Monday and Tuesday, Colonel Hunter said, he spent the time investigating and was assured by the sheriff that the situation was well under control.

On Wednesday he was notified that a mob of fifty men had raided the Herrin Supply Company, taking six guns, eight rifles, and 3,000 rounds of ammunition. Later the Moseley store was raided, but the ammunition and guns had been removed. An attempt was made to obtain guns and ammunition from the local chapter of the American Legion but they had been removed.

At 2 o'clock Wednesday afternoon Colonel Hunter said he was notified that a mob of 600 had assembled at the cemetery near Herrin. Colonel Hunter said he notified the sheriff's office and deputy told him the sheriff had gone to the boundary line of the county near Carbondale to investigate the reported shooting of guards on a truck bound for the mine. The deputy informed him, Colonel Hunter said, that he was the only man on duty at the sheriff's office.

Asked For Troops.

A short time later Colonel Hunter said he was notified by Superintendent McDowell, of the mine, that the men were starting to march on the mine. He said that firing had begun and asked for troops. Colonel Hunter told him he had no authority to call out troops without request from the civil authorities.

About 3:50 o'clock Wednesday afternoon McDowell again called Colonel Hunter and renewed his request for troops. Colonel Hunter again said he could not call out soldiers and McDowell asked what he could do.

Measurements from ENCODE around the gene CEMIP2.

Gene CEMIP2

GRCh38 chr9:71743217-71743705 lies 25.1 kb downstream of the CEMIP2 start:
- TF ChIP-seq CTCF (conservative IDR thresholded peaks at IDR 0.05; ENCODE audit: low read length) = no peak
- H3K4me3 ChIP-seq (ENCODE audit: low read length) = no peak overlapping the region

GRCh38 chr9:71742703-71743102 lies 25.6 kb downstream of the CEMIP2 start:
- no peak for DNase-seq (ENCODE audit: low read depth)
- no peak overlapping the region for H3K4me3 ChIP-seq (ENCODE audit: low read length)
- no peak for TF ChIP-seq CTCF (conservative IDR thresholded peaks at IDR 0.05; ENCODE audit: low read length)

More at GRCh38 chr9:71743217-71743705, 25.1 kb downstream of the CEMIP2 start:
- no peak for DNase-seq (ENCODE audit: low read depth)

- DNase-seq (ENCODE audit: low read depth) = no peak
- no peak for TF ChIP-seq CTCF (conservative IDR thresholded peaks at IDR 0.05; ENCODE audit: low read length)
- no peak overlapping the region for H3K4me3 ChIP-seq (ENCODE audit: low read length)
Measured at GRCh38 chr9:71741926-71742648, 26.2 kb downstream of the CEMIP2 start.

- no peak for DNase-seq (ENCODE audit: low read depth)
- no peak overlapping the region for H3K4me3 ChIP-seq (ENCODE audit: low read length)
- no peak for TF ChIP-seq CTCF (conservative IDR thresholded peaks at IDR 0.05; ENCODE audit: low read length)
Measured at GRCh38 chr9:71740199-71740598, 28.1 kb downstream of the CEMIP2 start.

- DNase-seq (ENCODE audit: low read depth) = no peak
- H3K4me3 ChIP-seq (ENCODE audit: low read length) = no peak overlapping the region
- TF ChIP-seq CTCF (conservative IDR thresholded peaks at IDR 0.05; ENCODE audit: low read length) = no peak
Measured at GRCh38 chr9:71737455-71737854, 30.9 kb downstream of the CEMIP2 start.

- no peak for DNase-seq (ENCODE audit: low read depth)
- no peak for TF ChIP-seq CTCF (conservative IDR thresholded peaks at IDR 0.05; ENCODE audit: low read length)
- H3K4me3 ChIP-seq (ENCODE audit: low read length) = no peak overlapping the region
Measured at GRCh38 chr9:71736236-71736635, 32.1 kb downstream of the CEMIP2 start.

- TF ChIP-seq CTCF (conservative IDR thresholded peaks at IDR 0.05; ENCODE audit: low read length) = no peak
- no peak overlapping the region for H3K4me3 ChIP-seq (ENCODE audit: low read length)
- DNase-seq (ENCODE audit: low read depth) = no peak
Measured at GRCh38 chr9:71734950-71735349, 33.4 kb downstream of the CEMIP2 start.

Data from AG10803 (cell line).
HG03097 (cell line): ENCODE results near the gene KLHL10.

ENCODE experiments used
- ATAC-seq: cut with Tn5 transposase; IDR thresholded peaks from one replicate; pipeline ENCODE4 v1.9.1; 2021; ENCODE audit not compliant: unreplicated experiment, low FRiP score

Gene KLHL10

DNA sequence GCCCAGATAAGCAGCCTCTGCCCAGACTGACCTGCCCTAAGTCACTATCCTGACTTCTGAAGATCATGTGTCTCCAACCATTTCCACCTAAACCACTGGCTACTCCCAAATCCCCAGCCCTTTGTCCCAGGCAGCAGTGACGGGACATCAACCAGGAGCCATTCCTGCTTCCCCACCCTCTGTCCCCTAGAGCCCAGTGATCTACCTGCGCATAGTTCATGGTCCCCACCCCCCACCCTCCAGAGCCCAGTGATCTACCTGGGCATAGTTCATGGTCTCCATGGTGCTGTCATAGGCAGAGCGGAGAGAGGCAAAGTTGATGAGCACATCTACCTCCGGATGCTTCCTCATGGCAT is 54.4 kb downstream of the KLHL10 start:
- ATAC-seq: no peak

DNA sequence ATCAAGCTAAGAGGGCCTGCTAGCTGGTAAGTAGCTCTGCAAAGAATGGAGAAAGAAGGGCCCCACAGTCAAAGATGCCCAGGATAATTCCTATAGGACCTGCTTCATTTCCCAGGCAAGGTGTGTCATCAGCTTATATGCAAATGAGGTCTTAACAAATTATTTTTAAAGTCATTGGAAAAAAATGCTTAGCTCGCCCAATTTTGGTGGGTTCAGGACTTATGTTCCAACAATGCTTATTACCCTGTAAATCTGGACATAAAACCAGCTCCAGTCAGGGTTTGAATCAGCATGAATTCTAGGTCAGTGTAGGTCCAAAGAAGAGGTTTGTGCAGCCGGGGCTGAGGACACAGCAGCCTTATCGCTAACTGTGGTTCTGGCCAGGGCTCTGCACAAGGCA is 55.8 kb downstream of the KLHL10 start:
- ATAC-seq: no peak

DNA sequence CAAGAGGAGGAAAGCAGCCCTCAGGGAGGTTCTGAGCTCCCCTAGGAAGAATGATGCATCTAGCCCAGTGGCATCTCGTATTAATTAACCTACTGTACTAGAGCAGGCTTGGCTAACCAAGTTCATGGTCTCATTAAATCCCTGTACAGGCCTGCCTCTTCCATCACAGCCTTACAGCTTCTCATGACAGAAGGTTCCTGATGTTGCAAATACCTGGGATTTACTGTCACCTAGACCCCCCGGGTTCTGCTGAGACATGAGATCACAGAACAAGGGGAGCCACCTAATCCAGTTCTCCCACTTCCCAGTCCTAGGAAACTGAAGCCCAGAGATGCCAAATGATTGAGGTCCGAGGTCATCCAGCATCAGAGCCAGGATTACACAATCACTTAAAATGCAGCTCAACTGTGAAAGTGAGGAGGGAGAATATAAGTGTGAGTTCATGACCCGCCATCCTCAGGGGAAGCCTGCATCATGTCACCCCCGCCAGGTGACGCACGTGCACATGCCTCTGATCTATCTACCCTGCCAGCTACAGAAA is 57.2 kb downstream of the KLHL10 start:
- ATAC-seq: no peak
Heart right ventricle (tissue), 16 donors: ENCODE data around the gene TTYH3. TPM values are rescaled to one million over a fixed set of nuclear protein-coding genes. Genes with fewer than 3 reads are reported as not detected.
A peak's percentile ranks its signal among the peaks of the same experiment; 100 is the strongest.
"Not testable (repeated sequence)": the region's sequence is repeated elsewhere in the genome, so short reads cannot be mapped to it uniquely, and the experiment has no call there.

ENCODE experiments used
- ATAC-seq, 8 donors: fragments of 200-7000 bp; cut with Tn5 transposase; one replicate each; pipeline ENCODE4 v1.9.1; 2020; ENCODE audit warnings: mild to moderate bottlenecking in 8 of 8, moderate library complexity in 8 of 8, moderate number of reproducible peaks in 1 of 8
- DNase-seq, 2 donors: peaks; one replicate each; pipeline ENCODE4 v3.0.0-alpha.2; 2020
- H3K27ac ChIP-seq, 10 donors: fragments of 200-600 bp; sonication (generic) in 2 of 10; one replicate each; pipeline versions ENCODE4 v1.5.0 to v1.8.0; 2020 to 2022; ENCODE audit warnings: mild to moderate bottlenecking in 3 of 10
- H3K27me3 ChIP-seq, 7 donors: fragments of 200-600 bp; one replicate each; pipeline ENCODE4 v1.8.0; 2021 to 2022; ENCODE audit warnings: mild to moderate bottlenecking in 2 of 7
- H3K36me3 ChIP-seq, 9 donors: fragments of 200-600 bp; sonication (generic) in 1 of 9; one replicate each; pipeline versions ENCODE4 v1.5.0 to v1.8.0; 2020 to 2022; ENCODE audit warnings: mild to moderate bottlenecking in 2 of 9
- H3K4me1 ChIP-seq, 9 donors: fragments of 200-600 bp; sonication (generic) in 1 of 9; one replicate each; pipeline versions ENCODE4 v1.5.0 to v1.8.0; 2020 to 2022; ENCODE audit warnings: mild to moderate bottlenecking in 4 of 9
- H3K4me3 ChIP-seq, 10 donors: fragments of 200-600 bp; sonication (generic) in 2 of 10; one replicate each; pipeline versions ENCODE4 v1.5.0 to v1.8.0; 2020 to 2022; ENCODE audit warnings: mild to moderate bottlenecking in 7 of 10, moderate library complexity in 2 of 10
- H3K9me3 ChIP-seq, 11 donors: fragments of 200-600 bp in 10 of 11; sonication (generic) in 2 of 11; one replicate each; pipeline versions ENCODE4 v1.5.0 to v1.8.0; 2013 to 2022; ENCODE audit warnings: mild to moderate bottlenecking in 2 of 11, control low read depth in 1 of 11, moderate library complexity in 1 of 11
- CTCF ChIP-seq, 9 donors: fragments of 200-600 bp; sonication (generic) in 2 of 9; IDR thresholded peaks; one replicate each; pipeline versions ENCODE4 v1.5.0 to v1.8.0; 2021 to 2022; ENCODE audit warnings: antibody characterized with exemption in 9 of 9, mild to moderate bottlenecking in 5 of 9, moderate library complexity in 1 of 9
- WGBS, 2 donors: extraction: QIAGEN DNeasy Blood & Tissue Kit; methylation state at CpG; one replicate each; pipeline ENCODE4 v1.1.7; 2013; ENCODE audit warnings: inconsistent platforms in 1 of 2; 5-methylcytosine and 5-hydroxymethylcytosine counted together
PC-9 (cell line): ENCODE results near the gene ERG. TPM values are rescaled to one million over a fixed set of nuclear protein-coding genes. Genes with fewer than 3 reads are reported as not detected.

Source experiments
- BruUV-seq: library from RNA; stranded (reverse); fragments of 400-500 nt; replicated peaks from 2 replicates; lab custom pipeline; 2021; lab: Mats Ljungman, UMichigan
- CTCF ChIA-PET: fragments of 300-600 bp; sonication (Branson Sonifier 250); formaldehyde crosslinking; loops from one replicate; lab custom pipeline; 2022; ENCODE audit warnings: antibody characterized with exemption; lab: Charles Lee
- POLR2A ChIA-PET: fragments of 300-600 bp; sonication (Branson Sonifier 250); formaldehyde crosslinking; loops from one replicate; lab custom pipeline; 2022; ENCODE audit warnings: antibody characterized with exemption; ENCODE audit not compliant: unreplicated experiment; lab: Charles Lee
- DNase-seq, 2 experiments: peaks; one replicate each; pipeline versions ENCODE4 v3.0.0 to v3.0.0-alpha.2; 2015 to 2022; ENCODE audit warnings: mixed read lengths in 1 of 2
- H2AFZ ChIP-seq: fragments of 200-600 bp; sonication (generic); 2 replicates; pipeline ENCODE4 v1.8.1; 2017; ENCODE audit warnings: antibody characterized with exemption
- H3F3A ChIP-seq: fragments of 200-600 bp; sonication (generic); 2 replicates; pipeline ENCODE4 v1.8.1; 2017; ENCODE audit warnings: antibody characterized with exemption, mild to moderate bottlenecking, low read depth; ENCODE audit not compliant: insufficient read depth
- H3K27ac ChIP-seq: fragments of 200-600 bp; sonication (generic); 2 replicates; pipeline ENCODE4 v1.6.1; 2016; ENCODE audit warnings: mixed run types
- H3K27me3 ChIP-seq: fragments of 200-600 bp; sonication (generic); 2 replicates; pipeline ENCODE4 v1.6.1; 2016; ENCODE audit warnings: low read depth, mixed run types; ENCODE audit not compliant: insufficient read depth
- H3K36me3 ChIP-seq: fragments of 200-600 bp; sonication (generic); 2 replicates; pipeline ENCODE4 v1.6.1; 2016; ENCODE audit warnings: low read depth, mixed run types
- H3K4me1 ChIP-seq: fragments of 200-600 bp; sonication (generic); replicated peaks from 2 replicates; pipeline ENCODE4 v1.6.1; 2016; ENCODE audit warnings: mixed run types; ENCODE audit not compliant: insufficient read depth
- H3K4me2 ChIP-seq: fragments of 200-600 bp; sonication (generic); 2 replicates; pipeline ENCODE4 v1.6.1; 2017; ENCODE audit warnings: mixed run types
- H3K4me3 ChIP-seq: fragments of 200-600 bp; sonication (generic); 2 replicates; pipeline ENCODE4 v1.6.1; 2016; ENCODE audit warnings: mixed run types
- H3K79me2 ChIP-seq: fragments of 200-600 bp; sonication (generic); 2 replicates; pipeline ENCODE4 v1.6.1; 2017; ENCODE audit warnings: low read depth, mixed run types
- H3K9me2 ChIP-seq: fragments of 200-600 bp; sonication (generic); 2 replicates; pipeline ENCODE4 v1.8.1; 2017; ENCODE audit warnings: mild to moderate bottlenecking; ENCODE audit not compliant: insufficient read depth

"I suggested a flag of truce," Colonel Hunter said. "And asked him to see if further trouble could not be averted. I asked him to withdraw the men and arrange with the miners to let his mine lie idle. He said he would if I would get in touch with union officials and ask them also to run up a flag of truce. truce. [sic]

At 5:30 p. m. I got Fox Hughes, vice president of the United Mine Workers, on the telephone and advised him of what McDowell had asked and he agreed to do it. Hughes said he and Secretary Davis would go to the mine under a flag of truce and endeavor to call off their men. I them called McDowell and told him the union officials had agreed to his terms. He said firing had ceased."

Colonel Hunter said he later learned that Hughes had gone to the mine and that the shooting ceased until dawn of Thursday.

According to survivors, they were gunned down after surrendering. I agree with the editorial, the riot at Herrin does indeed appear to be a lynching. I don't know if it was the largest lynching because many of the race riots never give final totals and it is hard to know who is dead and who was run out of town. This riot does resemble the race riots quite a bit and those were recognized as lynchings.

Thank you for joining me and as always, I hope I leave you with something to ponder. 

1 comment:

  1. My father-in-law worked in that mine and lived in Du Quoin during those years. When I married into the family I remember bringing up the subject of blacks, discrimination, etc. At dinner one night. It became obvious quickly that subject would not be discussed. I tried to talk to my husband in private, but that didn't work either. After reading this article, it all makes sense after all these years since 1957....